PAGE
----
October is Breast Cancer Awareness month, and with the flurry of pink ribbons comes new studies about the harms and benefits of mammograms for breast-cancer screening. Every year, confusion ensues.
The whole idea behind cancer screening is that it can help find the disease earlier — even before symptoms appear. With early breast-cancer detection, doctors should, in theory, be more likely to successfully treat the disease and control any spread.
But as this chart, from the latest issue of the New England Journal of Medicine, shows, the introduction of mass mammography screening — for all women over the age of 40 — has failed to deliver on this promise.
Despite widespread screening programs, incidences of metastatic cancers (or advanced-stage cancers that have already spread and are therefore more deadly) have remained stubbornly stable since 1975.
Meanwhile, the rate of finding small ("invasive") tumors has increased by 30 percent.
This gets at the heart of the controversy about breast-cancer screening. If mass mammography was a total public-health success, we’d see the red line for metastatic cancer drop at the same time the blue line for small cancers rises.
Instead, researchers increasingly worry, mammography has failed to reduce illness and death in women with advanced-stage disease. Conversely, more women with tumors that may have never advanced to anything serious are undergoing difficult, costly procedures like surgery and chemotherapy.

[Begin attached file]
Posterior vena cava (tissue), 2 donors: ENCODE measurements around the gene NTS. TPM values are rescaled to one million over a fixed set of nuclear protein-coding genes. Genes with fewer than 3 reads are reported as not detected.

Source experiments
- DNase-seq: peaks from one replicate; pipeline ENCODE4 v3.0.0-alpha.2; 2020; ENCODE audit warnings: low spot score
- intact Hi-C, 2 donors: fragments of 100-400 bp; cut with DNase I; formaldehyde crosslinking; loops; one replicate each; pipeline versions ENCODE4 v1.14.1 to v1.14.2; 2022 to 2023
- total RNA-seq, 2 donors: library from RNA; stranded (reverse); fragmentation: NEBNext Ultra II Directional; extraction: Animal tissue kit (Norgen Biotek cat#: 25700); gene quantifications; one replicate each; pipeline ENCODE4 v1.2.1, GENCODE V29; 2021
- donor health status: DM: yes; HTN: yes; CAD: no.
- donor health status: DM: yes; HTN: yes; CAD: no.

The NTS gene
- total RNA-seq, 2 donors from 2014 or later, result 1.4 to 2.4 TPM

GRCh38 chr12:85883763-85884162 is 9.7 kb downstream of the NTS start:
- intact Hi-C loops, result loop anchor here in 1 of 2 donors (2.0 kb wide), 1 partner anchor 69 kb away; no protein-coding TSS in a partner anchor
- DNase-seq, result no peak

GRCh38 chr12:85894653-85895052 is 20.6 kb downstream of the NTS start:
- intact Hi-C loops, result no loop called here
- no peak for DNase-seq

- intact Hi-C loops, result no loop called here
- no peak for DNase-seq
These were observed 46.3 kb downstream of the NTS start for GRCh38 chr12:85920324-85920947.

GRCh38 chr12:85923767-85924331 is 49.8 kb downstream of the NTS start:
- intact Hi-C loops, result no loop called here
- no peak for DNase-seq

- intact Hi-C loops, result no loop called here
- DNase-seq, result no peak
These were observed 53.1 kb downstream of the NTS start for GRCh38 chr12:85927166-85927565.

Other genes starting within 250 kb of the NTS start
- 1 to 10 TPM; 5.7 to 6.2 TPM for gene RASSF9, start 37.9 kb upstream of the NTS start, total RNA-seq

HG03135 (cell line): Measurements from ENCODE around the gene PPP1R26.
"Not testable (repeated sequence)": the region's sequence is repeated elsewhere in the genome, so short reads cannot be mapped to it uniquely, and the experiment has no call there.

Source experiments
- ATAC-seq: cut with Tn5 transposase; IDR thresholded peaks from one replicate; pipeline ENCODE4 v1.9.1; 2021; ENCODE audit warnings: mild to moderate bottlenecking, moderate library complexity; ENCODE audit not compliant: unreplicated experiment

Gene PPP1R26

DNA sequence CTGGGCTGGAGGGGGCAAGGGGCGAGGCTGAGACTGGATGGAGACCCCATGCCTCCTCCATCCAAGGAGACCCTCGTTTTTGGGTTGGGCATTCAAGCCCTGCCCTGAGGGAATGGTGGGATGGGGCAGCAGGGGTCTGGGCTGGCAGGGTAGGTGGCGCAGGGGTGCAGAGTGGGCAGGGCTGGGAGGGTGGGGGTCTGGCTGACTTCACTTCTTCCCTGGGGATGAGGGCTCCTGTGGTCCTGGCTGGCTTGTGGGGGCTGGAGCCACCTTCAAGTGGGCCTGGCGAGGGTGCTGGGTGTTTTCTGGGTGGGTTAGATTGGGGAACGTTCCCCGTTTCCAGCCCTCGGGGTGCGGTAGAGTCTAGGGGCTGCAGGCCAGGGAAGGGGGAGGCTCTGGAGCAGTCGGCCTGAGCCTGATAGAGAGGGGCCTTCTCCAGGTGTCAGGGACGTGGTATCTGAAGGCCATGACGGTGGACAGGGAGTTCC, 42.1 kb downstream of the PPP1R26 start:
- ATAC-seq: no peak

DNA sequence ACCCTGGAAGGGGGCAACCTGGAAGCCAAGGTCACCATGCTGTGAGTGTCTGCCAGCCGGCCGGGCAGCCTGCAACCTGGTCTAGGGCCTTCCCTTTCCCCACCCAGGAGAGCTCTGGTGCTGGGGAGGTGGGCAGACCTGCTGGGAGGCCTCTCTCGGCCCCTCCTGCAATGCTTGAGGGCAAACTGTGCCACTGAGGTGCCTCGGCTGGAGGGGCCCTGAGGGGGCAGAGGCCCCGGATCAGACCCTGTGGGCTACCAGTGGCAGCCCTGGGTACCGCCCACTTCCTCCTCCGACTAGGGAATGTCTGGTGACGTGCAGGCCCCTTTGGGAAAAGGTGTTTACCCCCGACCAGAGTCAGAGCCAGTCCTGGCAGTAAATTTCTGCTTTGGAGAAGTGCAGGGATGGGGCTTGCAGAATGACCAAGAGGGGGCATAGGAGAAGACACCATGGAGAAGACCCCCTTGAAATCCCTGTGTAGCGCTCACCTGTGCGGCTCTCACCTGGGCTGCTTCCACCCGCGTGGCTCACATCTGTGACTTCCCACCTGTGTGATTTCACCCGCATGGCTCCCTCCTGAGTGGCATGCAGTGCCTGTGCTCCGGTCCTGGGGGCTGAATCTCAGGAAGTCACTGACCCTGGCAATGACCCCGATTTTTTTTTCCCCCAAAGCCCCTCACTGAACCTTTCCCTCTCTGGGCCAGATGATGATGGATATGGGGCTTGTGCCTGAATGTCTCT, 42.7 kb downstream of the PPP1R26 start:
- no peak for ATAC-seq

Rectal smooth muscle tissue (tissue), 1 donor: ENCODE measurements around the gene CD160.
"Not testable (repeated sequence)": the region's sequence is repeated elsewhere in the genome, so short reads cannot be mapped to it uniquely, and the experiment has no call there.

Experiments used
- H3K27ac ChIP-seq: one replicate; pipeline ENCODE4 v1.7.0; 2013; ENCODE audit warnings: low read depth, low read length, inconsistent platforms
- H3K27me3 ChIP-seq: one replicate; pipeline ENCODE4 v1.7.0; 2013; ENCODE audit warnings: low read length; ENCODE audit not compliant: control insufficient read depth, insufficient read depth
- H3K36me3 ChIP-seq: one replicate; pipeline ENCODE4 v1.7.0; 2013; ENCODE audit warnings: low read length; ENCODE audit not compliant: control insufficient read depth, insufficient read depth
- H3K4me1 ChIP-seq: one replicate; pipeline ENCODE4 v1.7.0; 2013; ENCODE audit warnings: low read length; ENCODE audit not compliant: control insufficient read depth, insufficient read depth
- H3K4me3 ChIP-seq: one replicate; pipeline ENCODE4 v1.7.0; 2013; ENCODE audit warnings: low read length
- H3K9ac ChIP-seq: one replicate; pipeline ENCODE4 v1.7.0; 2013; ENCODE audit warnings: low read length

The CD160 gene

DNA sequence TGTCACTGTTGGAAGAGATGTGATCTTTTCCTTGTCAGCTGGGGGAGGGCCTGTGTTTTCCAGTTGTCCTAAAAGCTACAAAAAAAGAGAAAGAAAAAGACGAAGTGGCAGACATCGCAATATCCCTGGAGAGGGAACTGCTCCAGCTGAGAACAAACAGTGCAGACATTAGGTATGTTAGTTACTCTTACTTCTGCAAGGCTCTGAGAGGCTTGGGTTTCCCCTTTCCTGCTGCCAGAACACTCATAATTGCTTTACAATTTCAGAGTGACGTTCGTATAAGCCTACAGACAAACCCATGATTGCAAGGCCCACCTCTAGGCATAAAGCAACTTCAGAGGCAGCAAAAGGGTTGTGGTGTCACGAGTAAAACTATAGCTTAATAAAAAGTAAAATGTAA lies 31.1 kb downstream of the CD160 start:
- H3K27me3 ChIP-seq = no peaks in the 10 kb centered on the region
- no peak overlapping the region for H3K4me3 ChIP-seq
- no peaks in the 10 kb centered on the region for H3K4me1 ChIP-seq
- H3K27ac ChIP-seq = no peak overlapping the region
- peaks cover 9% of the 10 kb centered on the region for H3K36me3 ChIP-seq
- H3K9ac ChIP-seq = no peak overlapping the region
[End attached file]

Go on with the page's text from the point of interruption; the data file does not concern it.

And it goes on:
This is far from the first time researchers have questioned the effects of mass mammography. A 2015 study, published in JAMA Internal Medicine, found more breast cancer screening didn't actually save lives. It did however lead to more "overdiagnosis" — detecting cancers that would not have been fatal or even harmful.
In more than 500 US counties, that study found, mammography screening programs were linked with more diagnoses of smaller breast cancers — but not with fewer deaths or with fewer larger breast cancers (which theoretically would be prevented by finding the disease early through screening). So, again, more patients and treatments, but not fewer deaths.
While this means mass mammography programs targeting all women may be delivering more harms than benefits and should therefore be reconsidered, it doesn’t mean no one should get screened.
Right now, health groups offer different advice about when women should start annual screening. The American College of Obstetricians and Gynecologists has some of the most aggressive guidance, recommending age 40 as the start time. Meanwhile, the US Preventive Services Task Force — an evidence-based group that governments and insurers usually follow — suggests screening every two years starting at age 50.
So the decision is really left to women and their individual values, preferences, and risks. Those with a family history of the disease, the BRCA1 and BRCA2 gene mutations, or habits like smoking may consider initiating screening sooner. Those who don’t may consider waiting.
Doctors can also help patients by more often explaining both the harms and risks of mammography and factors that contribute to their individual breast-cancer risk profiles.